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Packa s/m 2008 model

in Clothing - Raingear

Average Rating
3.50 / 5 (2 reviews)


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David Noll
( dpnoll )

Locale:
Maroon Bells
Packa s/m 2008 model on 08/10/2009 19:35:29 MDT Report Post Print

Rating: 5 / 5

I have used my packa for two years and so far like it better than any other rain gear used. With a pair of chaps the weight is 11 1/2 oz. Last year I only got to use it once but this year it got used 3 times. The 1st time the temp was in the mid 40's and we had a sleet storm while going over a pass. I stayed dry and warm. The next 2 times it was in the 60's and it kept my pack and I dry. I haven't had to use the chaps yet. The large pit zips work great.

Lynn Tramper
( retropump )

Locale:
The Antipodes of La Coruna
Packa 2009 M/L-disappointed on 10/18/2009 13:57:49 MDT Report Post Print

Rating: 2 / 5

I thought it better to keep the Packa reviews in one place, so this applies to the 2009 medium/large Packa. To be honest, I wanted a Roger Caffin style poncho, but could see it was going to take me more time than I was willing to spend, so I pulled the trigger on the Packa as a close second. Although I knew the Packa was a lot heavier than the MYOG Caffin one, I was willing to carry the extra weight for several reasons (aside from laziness). One was the taped seams. Silly me, I assumed that taped seams meant ALL the seams were taped, not just those that are easy to tape. None of the zipper seams are taped. This is OK for the pit zips, but not OK for the storm flaps over the long front zipper and pocket zipper. These are obvious points of water leakage. I will no doubt remove the pocket anyway as I can't see a use for it (and probably the pit zips too), but now I have to mix up some smelly silicone sealant to fix the front zipper and pocket seam. Also disappointing from a UL point of view is the over-engineered bungy cords and toggles. I have shaved 45 grams just by replacing these (hem, pack cover and hood) with with spectra cord and smaller or no toggles. The bungy and toggles on the wrist were just plain awkward, and I have already replaced them with ordinary lightweight elastic (more weight saved to). The extra flap at the back of the poncho seems redundant to me, but is easy enough to remove with a pair of scissors. What has really killed this garment from a function point of view is the hood. It's just too small. I have had four experienced friends try it on, and the feeling was unanimous...the Packa is made to fit a large body and a small head! There is a plastic stiffened beak on it, but the beak does not jut out beyond the crown of the head, so it offers no protection against windblown rain and snow. The volume of the hood is too small to batten down, and that's without a hat on.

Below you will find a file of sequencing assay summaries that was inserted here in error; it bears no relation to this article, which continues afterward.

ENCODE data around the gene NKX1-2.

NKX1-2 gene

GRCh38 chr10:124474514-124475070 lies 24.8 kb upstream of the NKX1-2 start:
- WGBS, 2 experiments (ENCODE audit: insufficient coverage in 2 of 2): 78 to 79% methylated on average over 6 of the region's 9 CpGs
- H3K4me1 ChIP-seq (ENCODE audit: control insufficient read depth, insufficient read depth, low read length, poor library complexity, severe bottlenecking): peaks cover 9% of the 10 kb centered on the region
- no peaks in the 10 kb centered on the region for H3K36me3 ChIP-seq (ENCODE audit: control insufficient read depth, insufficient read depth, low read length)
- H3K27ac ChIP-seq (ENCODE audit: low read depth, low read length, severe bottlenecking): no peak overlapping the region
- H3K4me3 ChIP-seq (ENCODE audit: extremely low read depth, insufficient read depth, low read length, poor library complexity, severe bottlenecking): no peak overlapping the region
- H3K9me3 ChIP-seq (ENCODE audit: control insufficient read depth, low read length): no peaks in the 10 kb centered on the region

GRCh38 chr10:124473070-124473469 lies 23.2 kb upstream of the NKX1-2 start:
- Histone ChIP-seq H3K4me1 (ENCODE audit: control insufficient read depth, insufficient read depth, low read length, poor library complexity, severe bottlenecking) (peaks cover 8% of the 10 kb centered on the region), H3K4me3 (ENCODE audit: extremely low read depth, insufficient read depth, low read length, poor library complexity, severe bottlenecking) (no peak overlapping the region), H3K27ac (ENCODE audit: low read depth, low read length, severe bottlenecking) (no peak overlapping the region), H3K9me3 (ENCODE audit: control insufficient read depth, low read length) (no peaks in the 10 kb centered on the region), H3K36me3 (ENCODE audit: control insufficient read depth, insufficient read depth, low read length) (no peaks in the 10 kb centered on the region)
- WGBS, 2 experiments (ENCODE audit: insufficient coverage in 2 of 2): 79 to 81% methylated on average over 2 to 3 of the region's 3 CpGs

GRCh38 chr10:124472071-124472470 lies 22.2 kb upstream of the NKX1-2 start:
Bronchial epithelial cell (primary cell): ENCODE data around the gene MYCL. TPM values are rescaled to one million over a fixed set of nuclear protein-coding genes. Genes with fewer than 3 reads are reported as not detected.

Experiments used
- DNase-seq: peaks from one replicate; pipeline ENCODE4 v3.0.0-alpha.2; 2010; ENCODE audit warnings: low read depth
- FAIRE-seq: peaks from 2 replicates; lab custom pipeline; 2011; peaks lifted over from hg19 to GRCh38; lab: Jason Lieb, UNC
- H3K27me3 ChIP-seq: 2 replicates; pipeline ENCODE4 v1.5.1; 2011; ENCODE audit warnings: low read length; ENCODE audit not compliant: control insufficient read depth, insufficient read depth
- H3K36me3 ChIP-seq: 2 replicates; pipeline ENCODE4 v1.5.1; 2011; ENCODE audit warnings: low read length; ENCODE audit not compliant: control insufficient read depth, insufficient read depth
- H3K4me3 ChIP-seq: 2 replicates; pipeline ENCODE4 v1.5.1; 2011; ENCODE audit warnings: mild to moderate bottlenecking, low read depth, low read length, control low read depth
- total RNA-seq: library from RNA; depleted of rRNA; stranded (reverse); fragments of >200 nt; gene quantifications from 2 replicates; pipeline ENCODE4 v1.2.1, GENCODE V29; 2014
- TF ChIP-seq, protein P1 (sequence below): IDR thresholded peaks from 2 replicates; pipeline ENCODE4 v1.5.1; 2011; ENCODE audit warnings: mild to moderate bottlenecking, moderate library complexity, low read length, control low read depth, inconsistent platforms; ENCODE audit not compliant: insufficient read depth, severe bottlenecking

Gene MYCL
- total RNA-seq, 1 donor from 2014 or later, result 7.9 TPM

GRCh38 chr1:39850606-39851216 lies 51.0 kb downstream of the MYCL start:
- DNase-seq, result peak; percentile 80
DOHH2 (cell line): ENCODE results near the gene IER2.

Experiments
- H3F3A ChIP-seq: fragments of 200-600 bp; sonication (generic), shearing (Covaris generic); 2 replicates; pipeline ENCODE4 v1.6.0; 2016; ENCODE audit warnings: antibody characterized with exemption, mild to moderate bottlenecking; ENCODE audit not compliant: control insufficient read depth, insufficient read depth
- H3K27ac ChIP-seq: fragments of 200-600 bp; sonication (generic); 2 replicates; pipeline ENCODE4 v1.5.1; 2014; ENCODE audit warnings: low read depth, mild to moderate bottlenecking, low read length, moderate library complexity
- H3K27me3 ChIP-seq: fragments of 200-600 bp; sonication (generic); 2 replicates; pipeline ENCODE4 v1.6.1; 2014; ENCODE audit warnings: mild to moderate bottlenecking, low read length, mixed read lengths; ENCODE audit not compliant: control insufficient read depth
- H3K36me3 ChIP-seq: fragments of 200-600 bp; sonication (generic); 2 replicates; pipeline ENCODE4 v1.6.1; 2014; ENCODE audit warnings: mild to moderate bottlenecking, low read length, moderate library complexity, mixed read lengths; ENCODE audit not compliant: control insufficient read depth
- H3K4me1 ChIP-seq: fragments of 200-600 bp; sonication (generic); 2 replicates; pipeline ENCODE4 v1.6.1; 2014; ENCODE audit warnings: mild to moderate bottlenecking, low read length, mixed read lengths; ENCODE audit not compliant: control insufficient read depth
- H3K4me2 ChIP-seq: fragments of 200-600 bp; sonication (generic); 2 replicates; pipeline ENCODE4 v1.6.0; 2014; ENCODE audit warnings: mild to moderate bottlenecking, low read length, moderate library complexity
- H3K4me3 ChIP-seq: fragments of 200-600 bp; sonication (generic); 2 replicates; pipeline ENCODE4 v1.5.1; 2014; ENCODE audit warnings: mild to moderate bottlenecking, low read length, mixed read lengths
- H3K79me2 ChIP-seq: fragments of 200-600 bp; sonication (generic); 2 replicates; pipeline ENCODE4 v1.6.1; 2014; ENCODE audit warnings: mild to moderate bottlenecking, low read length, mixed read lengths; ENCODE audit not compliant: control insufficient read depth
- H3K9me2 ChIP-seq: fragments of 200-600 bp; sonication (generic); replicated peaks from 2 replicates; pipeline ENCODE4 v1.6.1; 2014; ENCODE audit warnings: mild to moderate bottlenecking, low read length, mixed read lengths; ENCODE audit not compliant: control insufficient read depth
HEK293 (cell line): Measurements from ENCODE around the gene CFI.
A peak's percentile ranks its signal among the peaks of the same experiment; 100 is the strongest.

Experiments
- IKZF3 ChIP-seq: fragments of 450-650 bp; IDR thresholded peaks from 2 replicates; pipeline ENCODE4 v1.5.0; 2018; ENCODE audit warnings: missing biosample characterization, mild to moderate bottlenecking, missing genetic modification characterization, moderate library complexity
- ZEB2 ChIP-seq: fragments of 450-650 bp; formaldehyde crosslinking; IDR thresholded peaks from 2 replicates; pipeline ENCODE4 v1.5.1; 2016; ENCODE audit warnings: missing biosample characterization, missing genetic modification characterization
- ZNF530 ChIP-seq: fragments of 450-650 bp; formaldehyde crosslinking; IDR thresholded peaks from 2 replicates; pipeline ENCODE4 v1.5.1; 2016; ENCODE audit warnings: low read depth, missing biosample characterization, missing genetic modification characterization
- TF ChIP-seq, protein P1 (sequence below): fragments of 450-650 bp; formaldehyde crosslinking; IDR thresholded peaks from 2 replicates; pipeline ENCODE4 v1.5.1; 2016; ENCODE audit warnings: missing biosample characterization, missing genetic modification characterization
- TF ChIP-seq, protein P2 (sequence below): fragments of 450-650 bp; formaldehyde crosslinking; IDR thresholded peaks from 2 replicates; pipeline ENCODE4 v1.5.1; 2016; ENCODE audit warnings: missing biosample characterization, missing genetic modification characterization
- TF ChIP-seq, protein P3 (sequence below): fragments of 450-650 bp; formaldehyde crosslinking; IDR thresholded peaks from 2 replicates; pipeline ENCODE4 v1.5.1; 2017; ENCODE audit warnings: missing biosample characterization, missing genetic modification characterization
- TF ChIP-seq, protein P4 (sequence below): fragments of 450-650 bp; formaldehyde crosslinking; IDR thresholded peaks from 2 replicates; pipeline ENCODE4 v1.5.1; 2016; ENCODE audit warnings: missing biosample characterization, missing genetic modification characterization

Something else which never occurred to me until I actually tried it (and this would be true of the MYOG version as well), is that you can't use it as both a pack cover and parka when in camp. It is also an acrobatic act to remove my pack without taking the Packa off, say at rest stops/ nature calls. If you have hipbelt pockets these also become a hassle to access.

Other modifications I have in the pipeline include adding some snaps to the front zipper so that the Packa can be left partially opened from the bottom, and to also allow the storm flap to be battened down against rain driven from the side. And of course I need to redesign the hood. Thankfully I have some spare fabric that I can salvage from the rear flap to enlarge and extend the hood. THEN it should be a really nice parka that I will use, not because it covers my pack, but by having it go over my pack the ventilation is much better than I can get with a traditional WPB rainjacket, and easier to don and remove.

One good thing about the Packa is that the silnylon used appears to be a heavier, more robust and more waterproof version than I have seen before. It's shiny on one side and has a ripstop grid. The bad things about it is it's a lot noisier than the lighter silnylon, and the shiny side is on the inside which feels really gross against bare skin (I often wear short sleeved shirts under my raincoats). The non-shiny side feels so much better that I'm really surprised it isn't towards the inside!My partner complains a lot about the noise (and I'm not fond of it either). I'm hoping it will soften up with use...

Update after a few months of use. This is a great jacket for biking around town, but that's about it. The pit zips leak, and once you're wet on the inside (from perspiration and leaky pit zips), you can't dry it out by standing around camp in it. In fact, even after several days on a clothesline at home, it was still wet on the inside. It presents a very large surface area to any strong winds, acting like a sail.
I still haven't figured out a way to increase face coverage for when the wind is blowing water/snow around, and it seems impossible (which is to say I haven't figured out how) to remove a pack without taking the Packa off.

Edited by retropump on 05/20/2010 13:56:27 MDT.

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